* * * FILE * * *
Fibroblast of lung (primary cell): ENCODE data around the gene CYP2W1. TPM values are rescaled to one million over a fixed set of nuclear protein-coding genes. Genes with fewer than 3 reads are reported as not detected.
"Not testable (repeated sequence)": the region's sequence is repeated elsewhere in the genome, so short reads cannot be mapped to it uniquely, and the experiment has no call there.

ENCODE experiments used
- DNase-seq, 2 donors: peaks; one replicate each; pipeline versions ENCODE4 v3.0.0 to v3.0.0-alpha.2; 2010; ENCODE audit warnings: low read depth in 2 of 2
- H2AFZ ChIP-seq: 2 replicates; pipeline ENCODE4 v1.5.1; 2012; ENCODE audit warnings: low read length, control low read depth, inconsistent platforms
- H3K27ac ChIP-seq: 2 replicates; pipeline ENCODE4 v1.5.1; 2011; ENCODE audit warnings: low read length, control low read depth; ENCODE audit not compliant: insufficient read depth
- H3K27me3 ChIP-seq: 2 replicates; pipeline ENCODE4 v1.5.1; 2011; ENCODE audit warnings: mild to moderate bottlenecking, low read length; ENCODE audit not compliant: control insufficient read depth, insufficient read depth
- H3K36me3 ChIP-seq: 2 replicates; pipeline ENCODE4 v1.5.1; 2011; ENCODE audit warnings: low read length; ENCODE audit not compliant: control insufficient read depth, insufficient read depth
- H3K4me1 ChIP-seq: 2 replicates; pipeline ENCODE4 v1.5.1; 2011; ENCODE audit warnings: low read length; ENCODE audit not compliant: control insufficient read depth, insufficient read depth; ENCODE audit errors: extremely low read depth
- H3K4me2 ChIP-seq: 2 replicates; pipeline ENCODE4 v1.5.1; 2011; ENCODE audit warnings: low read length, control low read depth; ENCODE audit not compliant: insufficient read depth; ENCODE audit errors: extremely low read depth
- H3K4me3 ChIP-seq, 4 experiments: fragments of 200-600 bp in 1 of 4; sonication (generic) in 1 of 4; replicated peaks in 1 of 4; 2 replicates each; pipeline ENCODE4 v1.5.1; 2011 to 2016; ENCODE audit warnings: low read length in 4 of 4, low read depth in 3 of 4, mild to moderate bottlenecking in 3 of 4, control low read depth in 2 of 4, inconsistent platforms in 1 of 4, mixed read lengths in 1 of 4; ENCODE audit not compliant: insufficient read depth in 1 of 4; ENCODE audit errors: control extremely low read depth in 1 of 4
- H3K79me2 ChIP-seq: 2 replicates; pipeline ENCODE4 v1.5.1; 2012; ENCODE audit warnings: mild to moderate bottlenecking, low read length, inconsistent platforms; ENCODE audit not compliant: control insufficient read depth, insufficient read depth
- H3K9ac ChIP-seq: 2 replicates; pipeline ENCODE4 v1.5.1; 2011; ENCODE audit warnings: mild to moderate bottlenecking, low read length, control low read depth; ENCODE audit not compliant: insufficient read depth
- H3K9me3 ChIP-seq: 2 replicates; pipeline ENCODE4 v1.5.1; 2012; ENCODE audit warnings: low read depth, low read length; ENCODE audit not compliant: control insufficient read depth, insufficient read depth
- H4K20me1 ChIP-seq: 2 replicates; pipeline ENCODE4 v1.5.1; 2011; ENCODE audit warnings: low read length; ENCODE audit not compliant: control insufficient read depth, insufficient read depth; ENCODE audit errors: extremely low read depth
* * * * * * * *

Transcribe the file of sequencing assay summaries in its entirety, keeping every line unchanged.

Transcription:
Fibroblast of lung (primary cell): ENCODE data around the gene CYP2W1. TPM values are rescaled to one million over a fixed set of nuclear protein-coding genes. Genes with fewer than 3 reads are reported as not detected.
"Not testable (repeated sequence)": the region's sequence is repeated elsewhere in the genome, so short reads cannot be mapped to it uniquely, and the experiment has no call there.

ENCODE experiments used
- DNase-seq, 2 donors: peaks; one replicate each; pipeline versions ENCODE4 v3.0.0 to v3.0.0-alpha.2; 2010; ENCODE audit warnings: low read depth in 2 of 2
- H2AFZ ChIP-seq: 2 replicates; pipeline ENCODE4 v1.5.1; 2012; ENCODE audit warnings: low read length, control low read depth, inconsistent platforms
- H3K27ac ChIP-seq: 2 replicates; pipeline ENCODE4 v1.5.1; 2011; ENCODE audit warnings: low read length, control low read depth; ENCODE audit not compliant: insufficient read depth
- H3K27me3 ChIP-seq: 2 replicates; pipeline ENCODE4 v1.5.1; 2011; ENCODE audit warnings: mild to moderate bottlenecking, low read length; ENCODE audit not compliant: control insufficient read depth, insufficient read depth
- H3K36me3 ChIP-seq: 2 replicates; pipeline ENCODE4 v1.5.1; 2011; ENCODE audit warnings: low read length; ENCODE audit not compliant: control insufficient read depth, insufficient read depth
- H3K4me1 ChIP-seq: 2 replicates; pipeline ENCODE4 v1.5.1; 2011; ENCODE audit warnings: low read length; ENCODE audit not compliant: control insufficient read depth, insufficient read depth; ENCODE audit errors: extremely low read depth
- H3K4me2 ChIP-seq: 2 replicates; pipeline ENCODE4 v1.5.1; 2011; ENCODE audit warnings: low read length, control low read depth; ENCODE audit not compliant: insufficient read depth; ENCODE audit errors: extremely low read depth
- H3K4me3 ChIP-seq, 4 experiments: fragments of 200-600 bp in 1 of 4; sonication (generic) in 1 of 4; replicated peaks in 1 of 4; 2 replicates each; pipeline ENCODE4 v1.5.1; 2011 to 2016; ENCODE audit warnings: low read length in 4 of 4, low read depth in 3 of 4, mild to moderate bottlenecking in 3 of 4, control low read depth in 2 of 4, inconsistent platforms in 1 of 4, mixed read lengths in 1 of 4; ENCODE audit not compliant: insufficient read depth in 1 of 4; ENCODE audit errors: control extremely low read depth in 1 of 4
- H3K79me2 ChIP-seq: 2 replicates; pipeline ENCODE4 v1.5.1; 2012; ENCODE audit warnings: mild to moderate bottlenecking, low read length, inconsistent platforms; ENCODE audit not compliant: control insufficient read depth, insufficient read depth
- H3K9ac ChIP-seq: 2 replicates; pipeline ENCODE4 v1.5.1; 2011; ENCODE audit warnings: mild to moderate bottlenecking, low read length, control low read depth; ENCODE audit not compliant: insufficient read depth
- H3K9me3 ChIP-seq: 2 replicates; pipeline ENCODE4 v1.5.1; 2012; ENCODE audit warnings: low read depth, low read length; ENCODE audit not compliant: control insufficient read depth, insufficient read depth
- H4K20me1 ChIP-seq: 2 replicates; pipeline ENCODE4 v1.5.1; 2011; ENCODE audit warnings: low read length; ENCODE audit not compliant: control insufficient read depth, insufficient read depth; ENCODE audit errors: extremely low read depth